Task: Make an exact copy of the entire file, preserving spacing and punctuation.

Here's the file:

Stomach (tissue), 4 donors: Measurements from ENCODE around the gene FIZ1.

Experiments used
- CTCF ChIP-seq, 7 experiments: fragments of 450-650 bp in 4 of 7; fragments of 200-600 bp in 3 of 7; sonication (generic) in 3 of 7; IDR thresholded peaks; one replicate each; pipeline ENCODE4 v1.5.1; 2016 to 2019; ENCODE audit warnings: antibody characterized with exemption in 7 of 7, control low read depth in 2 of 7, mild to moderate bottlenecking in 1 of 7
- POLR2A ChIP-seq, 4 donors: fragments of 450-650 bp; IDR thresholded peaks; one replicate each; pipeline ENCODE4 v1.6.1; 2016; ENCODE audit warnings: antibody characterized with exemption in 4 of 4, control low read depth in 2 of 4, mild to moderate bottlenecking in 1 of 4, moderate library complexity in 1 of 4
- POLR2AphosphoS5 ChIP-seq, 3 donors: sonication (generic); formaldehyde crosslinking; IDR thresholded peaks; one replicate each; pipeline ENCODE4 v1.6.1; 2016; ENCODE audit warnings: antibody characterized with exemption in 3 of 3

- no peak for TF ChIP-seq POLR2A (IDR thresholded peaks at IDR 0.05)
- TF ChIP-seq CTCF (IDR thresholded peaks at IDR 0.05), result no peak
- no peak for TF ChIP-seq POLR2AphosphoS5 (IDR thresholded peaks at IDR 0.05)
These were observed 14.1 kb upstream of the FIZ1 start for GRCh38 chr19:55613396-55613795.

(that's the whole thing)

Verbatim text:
Stomach (tissue), 4 donors: Measurements from ENCODE around the gene FIZ1.

Experiments used
- CTCF ChIP-seq, 7 experiments: fragments of 450-650 bp in 4 of 7; fragments of 200-600 bp in 3 of 7; sonication (generic) in 3 of 7; IDR thresholded peaks; one replicate each; pipeline ENCODE4 v1.5.1; 2016 to 2019; ENCODE audit warnings: antibody characterized with exemption in 7 of 7, control low read depth in 2 of 7, mild to moderate bottlenecking in 1 of 7
- POLR2A ChIP-seq, 4 donors: fragments of 450-650 bp; IDR thresholded peaks; one replicate each; pipeline ENCODE4 v1.6.1; 2016; ENCODE audit warnings: antibody characterized with exemption in 4 of 4, control low read depth in 2 of 4, mild to moderate bottlenecking in 1 of 4, moderate library complexity in 1 of 4
- POLR2AphosphoS5 ChIP-seq, 3 donors: sonication (generic); formaldehyde crosslinking; IDR thresholded peaks; one replicate each; pipeline ENCODE4 v1.6.1; 2016; ENCODE audit warnings: antibody characterized with exemption in 3 of 3

- no peak for TF ChIP-seq POLR2A (IDR thresholded peaks at IDR 0.05)
- TF ChIP-seq CTCF (IDR thresholded peaks at IDR 0.05), result no peak
- no peak for TF ChIP-seq POLR2AphosphoS5 (IDR thresholded peaks at IDR 0.05)
These were observed 14.1 kb upstream of the FIZ1 start for GRCh38 chr19:55613396-55613795.